so g0 is 0 everywhere, then g1 is 0 everywhere except at 1. Then g2 is 0 everywhere except at 2 and 3. And so on.

Now, we define a pointwise limit of these functions... calling f = lim(i->∞) fi, such that f(n) = lim(i->∞) fi(n). That is, each point in the limit-function is the limit of that point in each of the sequence functions.
It should be pretty clear that f is 1 everywhere, while g is 0 everywhere.

However, if you just look at the individual sequence functions... f0 and g0 are both 0 everywhere. f1 and g1 are both 0 everywhere except for 1 point. f2 and g2 are both 0 everywhere except for 2 points. And this equivalence continues for every element of the sequence.

Because it matters which of those points are 1s and which ones aren't, and that's information that's being lost when you boil down the functions to just "has so many points that are 1". Just like you lose information when you boil down the jugs to "contains so many balls". It matters which balls... not because the balls are different, but because we need to track each ball's trajectory.

There was a comment a few pages back that I didn't pick up properly at the time, where it was said "but if the sequences are the same at every point, then how can the limit be different"? And here's the answer to that... fi and gi are different functions... the sequences of functions is different at every point. The sequences of counts of 1s of those functions is the same at every point, but that isn't what we're taking the limit of.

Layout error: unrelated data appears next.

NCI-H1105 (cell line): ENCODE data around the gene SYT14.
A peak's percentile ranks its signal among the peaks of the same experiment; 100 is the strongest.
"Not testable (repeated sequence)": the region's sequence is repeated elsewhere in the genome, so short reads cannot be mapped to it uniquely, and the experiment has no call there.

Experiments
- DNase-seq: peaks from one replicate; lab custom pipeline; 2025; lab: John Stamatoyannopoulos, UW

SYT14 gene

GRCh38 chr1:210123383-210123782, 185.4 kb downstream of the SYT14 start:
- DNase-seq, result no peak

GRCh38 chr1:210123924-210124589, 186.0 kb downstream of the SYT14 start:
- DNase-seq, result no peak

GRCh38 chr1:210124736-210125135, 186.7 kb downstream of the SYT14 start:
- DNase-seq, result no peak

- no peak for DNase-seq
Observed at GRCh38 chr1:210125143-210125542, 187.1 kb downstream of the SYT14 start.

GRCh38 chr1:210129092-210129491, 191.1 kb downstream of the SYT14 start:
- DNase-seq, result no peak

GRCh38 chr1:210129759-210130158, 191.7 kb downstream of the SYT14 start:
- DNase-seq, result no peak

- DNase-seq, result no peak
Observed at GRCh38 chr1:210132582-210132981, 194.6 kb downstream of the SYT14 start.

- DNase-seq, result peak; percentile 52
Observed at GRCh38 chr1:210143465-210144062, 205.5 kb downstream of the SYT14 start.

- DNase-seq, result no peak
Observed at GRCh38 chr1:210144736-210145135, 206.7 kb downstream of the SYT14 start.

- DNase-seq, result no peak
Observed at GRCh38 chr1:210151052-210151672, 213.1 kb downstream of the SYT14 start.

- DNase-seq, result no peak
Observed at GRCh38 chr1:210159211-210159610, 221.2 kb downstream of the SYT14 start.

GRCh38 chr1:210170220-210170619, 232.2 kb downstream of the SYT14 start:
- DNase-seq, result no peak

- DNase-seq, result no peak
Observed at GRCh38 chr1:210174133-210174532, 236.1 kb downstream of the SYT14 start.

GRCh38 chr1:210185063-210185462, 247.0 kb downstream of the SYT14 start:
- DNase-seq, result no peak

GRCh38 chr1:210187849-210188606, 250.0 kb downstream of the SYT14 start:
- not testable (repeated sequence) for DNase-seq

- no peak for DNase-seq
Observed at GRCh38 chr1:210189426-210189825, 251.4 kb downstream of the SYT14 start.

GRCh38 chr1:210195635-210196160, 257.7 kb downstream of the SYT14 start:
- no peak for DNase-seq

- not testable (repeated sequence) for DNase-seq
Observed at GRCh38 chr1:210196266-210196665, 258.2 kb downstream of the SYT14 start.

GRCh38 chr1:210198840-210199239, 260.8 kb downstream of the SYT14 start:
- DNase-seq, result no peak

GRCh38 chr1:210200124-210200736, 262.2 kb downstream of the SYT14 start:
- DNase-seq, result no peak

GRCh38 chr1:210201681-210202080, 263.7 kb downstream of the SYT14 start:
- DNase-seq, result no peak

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Cauchy
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### Re: Infinite Balls and Jugs [solution]

phlip wrote:There was a comment a few pages back that I didn't pick up properly at the time, where it was said "but if the sequences are the same at every point, then how can the limit be different"? And here's the answer to that... fi and gi are different functions... the sequences of functions is different at every point. The sequences of counts of 1s of those functions is the same at every point, but that isn't what we're taking the limit of.

I know I mentioned this, when we were talking about the append-0 game vs. the remove balls game. I said that since a_i and r_i (for append step i and remove step i) are the exact same function (not just have the same counts of 1's and 0's), they must have the same limit. It was argued that since balls have special memories of their past digits and Hilbert's Hotel has an incompetent assistant manager, the limits should actually be different.